With splashy takes and hard fights, fly fishing for bass is exhilarating and requires a different set of flies than typical trout fly patterns. While bass are not the most popular sport fish to target on the fly, it is quickly gaining eyes in the fly fishing community for its topwater action.
Whether you are looking to discover new patterns as a fly angler or are wanting to catch something new, here are 21 bass flies we love to toss at small-mouth and large-mouth bass.
One of the things that separates this mouse pattern from others is the tail. Bass can feel movement in the water so a series of quick strips with the skitter will create a wake that will be felt by any bass in the vicinity. Once the Skitter catches their attention, better keep your wits about ya! This is also a tremendous trout pattern.
These popper flies push a ton of water and cause a commotion sure to gain the attention of nearby bass. The rubber legs extending out the sides pulsate with each ‘pop’ or strip through the water.
A common problem with trout anglers is trout that short strike a fly that has too long a tail. Have no fear of that when you’re using the Muddy Buddy! The longer tail will imitate a larger baitfish that’s frantically trying to swim away from the bass that’s about to be in your net.
The Lunchable streamer is a deep diving streamer for bright and clear conditions. Really slow down your retrieves and focus on deep water. You’ll rarely find bass along the shallows unless warm water is discharged into your local water. The Lunchable minnow is perfect for bouncing around large boulders and tight spaces bass congregate.
With a length of 9.5 centimeters or 3.75 inches, it will be tough for large fish not to notice this swimming through the water. Tied with a hinged tail-end, this highly articulated streamer swims effortlessly like a distressed bait fish. Any amount of light will magnify the fluorescent eyes and ultra-flash holographic body, attracting any nearby fish in clear or murky waters.
Woolly Buggers are a great fly pattern for pretty much everything and come in all shapes, colors, and sizes. If retrieved it can imitate a crawling crayfish or baitfish, while a dead drifted bugger can be a dead crayfish or even a stonefly.
Black Yellow Deer Hair Popper
Stripping streamer patterns for bass is great, but there’s something about watching one destroy a popper that forever changes an angler. Once you see a bucket mouth inhale this popper, don’t be shocked if you opt for the topwater flies the next few times on the water!
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Crayfish are a staple diet for warm water species. Whether you drift-it, jig-it, or swing-it, the DB crayfish is great for prospecting bass, carp, trout, and panfish.
The Muddy Buddy pattern is known for his great movement and versatility. Not only is the Muddy Buddy a killer trout fly, but it can be fished in warmer waters as a bass fly.
The bedrock of any predator fly box. Clouser Minnows dive fast and deep into feeding holes and lanes. It’s prime color combo of chartreuse and white racks up trout faster than a lumberjack with wood. It is ranked as one of the greatest fly patterns in history. Make note to carry a variety of Clouser Minnows.
The Dragon Tail streamer features excellent movement and its head pushes water to make a perfect pattern for pike and large bass.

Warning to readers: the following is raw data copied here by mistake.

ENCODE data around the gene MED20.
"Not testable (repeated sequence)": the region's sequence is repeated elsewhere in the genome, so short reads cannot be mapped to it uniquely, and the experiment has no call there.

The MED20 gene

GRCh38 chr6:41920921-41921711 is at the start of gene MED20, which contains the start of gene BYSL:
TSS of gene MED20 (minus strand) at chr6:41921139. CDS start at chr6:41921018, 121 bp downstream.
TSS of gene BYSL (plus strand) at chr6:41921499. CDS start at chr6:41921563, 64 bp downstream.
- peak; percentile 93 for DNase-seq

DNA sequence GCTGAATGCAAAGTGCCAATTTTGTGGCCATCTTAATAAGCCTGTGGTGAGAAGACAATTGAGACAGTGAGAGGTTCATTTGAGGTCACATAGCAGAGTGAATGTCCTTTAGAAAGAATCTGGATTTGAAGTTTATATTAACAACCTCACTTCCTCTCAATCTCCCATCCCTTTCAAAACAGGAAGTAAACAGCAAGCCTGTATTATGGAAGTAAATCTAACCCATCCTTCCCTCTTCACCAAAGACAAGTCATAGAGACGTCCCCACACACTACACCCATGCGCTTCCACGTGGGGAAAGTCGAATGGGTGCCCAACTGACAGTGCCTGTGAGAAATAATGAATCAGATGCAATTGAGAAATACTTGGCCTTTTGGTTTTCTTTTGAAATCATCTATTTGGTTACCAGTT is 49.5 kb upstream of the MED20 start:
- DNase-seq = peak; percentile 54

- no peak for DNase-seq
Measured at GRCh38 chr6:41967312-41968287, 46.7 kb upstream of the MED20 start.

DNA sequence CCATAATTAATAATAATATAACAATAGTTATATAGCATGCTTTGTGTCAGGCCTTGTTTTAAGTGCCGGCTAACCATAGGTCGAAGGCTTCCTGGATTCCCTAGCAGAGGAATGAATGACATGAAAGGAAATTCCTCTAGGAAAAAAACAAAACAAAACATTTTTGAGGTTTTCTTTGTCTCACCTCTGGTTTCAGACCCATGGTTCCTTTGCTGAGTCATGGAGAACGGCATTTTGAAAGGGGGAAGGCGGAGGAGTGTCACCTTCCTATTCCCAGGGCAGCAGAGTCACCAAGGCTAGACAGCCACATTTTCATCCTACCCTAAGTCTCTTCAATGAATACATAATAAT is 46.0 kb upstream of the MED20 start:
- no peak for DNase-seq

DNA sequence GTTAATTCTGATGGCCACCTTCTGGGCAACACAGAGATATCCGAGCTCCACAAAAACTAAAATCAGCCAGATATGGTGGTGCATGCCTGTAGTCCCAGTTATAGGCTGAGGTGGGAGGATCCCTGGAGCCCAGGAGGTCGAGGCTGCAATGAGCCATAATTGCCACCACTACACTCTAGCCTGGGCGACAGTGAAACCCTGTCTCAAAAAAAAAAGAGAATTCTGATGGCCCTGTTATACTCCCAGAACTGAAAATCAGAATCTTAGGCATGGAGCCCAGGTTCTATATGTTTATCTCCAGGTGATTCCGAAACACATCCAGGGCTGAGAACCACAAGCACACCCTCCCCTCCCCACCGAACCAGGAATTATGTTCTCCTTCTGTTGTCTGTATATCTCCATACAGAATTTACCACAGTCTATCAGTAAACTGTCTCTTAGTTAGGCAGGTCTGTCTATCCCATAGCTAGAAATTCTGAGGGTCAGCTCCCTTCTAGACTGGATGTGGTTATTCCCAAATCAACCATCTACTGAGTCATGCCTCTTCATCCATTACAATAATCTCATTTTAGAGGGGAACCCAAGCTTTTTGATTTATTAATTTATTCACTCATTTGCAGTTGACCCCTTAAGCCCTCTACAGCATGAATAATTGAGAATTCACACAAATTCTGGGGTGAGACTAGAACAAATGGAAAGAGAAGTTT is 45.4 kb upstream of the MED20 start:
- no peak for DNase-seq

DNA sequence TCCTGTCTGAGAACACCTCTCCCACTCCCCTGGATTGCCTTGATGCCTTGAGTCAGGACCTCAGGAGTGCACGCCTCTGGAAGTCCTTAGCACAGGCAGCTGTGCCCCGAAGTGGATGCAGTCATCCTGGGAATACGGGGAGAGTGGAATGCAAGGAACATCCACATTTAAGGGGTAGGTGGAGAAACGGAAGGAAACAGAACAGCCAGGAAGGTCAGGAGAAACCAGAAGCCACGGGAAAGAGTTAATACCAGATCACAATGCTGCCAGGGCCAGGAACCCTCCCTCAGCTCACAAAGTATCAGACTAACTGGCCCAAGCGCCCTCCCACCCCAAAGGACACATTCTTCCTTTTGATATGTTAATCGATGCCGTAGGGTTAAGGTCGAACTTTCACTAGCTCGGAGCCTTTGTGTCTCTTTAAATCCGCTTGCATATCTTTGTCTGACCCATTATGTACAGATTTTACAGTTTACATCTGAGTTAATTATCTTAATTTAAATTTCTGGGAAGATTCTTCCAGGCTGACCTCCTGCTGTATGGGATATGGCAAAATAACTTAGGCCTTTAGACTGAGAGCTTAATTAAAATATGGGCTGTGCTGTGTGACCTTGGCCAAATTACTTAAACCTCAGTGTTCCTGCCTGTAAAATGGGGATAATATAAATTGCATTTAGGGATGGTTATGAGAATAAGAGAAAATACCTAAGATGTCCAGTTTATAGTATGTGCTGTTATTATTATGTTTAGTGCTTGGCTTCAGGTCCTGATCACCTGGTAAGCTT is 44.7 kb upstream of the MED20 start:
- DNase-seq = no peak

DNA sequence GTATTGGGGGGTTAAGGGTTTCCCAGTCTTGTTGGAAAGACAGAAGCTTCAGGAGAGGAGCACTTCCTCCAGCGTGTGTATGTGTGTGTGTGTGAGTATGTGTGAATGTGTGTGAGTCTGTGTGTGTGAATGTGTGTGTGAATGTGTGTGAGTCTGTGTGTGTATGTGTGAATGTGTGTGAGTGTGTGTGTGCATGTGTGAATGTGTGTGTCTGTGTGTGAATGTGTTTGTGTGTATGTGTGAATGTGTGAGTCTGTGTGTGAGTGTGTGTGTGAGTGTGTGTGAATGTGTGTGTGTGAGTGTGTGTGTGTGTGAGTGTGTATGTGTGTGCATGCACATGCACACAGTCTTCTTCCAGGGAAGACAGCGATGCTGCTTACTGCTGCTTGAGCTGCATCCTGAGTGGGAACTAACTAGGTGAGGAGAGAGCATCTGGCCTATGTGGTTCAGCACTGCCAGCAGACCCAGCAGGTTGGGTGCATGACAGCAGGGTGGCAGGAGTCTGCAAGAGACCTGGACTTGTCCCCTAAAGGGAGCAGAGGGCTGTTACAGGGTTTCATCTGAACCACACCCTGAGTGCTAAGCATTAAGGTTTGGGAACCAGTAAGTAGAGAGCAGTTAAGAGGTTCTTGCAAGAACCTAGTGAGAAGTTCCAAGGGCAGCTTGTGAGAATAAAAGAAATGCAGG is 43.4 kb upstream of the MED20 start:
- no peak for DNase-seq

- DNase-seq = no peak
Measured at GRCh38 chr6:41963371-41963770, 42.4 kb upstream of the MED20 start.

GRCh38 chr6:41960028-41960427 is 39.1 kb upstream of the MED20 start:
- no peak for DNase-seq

The Meat Whistle is a combination between a rabbit leech and a jig, excellent for fishing along the bottom without getting snagged. Target areas along big boulders, submerged trees, vegetation, and under overhanging branches. Strip the Meat Whistle in and pause between strips to allow it to rise and fall.
This bright colored popper is excellent on sunny days with clear visibility. An unsinkable bass popper fly for predator-rich streams, rivers, lakes, and ponds.
A heavy headed streamer with lively movement and tons of jerky motions. With a load of rubbery legs, the Silly Wiggler is best fished by stripping in once, letting it sink a bit, and then stripping it again to give it an up-down motion.
With 4 layers of durable foam, these top-water flies were designed to take a tough beating from Bass, Brim, Bluegill, Panfish, and Crappie. Modeled after frogs, large terrestrial bugs, injured bait-fish, and damselflies (prime bass food), patrolling fish can’t pass up the almost perfect frog/damsel fly silhouette.
This classic crayfish pattern has just enough weight to dive into the feeding lanes. Watch bass engulf this awesome crayfish fly whole.
Troy Basso’s Nightstalker
The combination of purplish blue and black creates a look in the water that bass have a tough time resisting. This is the perfect fly for deep water slow retrieves on a sink tip or quick stripping through lily pads thanks to its upward facing hook.
Croff’s Nervous Neda
Bass, perhaps more so than any other species, go absolutely bananas for movement. The slightest twitch and gyration of a fly can be all it takes to have a bucketmouth hammer a streamer or popper. Part of what makes this fly so productive is its ability to create movement and tantalize a bass beyond control.
A properly fished crayfish pattern crawls across the bottom. That means a heavily weighted head is necessary, as is an inverted eye positioning. This fly has all of that and more with a long rubber tail to add even more tantalizing movement that bass just cannot resist.
Topwater bass fly fishing is exhilarating throughout the Summer and Fall months. These hard poppers are great for long hours chasing bass on the water. Look for water that is more open to the sun and along deep pockets. In the heat of the summer, target the edges of shaded water
Few color combo produce like black and olive. Throw in some strands of flash and the Burgin bugger quickly becomes a favorite for bass fly anglers everywhere. The rubber legs add even more action that will entice fish from Kansas to Virginia.